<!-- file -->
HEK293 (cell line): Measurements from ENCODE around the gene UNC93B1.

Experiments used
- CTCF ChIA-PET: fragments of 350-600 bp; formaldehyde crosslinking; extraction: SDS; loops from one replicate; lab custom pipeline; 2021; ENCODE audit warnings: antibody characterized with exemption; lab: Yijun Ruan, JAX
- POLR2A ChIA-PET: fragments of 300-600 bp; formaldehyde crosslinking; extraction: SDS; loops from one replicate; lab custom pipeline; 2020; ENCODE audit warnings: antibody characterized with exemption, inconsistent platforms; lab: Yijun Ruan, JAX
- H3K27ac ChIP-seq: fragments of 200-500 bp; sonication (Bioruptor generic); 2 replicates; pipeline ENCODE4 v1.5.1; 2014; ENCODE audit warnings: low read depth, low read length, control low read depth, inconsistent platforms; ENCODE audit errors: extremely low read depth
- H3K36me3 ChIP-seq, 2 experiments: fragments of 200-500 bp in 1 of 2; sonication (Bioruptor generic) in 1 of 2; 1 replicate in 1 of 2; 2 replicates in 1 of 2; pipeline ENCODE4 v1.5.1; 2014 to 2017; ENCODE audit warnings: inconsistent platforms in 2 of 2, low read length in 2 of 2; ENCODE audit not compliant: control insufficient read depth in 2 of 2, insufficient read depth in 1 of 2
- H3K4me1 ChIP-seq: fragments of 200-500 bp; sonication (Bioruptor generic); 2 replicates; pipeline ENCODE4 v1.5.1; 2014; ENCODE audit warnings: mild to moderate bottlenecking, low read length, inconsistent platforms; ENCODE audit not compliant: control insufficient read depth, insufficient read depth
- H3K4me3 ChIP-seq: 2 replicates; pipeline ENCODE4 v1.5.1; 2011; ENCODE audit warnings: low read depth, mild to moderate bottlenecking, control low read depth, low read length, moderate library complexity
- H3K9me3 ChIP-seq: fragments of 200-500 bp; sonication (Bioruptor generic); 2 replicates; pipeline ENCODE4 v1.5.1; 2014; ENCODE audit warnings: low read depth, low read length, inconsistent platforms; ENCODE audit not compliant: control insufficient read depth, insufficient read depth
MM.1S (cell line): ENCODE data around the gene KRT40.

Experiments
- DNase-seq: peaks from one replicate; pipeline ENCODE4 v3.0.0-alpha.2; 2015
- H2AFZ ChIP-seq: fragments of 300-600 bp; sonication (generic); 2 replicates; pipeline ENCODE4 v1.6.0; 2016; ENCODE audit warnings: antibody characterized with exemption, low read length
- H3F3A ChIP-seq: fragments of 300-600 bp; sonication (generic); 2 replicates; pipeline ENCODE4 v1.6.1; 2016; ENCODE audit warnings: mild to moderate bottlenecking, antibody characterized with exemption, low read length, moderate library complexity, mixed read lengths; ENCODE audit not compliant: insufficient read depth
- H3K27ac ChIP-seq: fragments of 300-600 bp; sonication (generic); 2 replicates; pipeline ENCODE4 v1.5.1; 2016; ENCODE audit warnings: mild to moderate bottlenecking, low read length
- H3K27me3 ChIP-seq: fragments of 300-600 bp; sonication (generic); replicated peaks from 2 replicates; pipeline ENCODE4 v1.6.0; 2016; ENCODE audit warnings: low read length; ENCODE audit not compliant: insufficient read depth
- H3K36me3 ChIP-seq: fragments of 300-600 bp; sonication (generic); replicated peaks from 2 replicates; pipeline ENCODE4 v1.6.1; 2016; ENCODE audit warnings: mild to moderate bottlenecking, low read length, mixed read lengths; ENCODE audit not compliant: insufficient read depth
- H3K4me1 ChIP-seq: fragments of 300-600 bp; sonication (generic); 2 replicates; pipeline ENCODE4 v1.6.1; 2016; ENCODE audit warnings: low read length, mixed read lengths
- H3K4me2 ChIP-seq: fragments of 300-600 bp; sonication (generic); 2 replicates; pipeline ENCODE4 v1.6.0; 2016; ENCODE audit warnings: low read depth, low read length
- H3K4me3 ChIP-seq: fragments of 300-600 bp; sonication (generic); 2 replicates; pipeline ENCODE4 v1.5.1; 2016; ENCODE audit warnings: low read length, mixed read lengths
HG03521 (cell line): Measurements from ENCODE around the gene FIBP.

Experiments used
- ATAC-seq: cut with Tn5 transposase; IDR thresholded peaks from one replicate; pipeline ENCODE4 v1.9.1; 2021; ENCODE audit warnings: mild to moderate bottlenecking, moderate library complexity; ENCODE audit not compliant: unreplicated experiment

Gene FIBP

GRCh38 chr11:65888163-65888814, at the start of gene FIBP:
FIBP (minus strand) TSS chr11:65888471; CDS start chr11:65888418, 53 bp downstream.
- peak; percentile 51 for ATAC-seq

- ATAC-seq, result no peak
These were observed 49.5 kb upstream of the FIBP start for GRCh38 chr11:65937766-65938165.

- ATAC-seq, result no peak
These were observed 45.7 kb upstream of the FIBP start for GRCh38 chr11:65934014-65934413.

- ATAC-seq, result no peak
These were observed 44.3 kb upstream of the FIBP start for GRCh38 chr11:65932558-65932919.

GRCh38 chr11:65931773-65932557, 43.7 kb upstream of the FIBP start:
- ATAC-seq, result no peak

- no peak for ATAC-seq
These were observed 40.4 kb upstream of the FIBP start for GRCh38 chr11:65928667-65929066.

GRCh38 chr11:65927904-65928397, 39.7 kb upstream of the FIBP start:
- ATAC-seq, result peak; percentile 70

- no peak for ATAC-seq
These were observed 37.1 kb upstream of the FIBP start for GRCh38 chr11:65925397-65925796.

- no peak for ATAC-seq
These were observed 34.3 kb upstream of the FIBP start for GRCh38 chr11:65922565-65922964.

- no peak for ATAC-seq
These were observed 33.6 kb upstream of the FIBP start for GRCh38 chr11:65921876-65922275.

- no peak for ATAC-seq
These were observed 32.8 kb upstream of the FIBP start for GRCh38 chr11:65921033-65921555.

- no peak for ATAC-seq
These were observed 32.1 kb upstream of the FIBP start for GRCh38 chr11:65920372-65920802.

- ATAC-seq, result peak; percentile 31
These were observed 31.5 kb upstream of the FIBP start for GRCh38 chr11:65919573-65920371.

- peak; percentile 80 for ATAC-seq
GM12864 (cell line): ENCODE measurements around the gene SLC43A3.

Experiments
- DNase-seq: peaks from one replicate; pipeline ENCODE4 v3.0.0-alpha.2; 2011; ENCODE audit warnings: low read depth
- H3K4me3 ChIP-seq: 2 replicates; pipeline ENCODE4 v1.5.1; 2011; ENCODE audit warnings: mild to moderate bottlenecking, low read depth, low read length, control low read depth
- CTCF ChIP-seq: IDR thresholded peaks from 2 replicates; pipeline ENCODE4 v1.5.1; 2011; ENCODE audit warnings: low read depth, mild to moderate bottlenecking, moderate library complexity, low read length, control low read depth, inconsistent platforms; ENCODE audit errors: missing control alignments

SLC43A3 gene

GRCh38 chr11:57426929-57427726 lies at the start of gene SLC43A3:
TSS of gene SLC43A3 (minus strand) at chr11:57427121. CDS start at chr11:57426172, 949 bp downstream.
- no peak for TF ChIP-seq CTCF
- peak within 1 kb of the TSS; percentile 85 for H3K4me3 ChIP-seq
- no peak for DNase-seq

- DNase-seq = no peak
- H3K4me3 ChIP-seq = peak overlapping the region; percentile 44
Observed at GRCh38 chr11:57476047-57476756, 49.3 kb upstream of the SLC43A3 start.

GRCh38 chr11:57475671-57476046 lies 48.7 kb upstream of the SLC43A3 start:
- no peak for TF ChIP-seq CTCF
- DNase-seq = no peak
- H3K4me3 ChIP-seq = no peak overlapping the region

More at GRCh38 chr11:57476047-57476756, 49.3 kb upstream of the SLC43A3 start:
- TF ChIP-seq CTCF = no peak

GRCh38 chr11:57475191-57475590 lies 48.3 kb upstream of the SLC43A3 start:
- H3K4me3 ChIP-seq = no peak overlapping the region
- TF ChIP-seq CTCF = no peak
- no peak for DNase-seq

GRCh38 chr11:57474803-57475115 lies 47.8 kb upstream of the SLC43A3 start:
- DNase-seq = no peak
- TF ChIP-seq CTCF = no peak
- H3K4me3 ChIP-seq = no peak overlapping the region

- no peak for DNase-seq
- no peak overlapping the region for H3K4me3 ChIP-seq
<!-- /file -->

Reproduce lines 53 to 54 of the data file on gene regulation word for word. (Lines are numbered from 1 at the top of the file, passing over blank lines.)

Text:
GM12864 (cell line): ENCODE measurements around the gene SLC43A3.

Experiments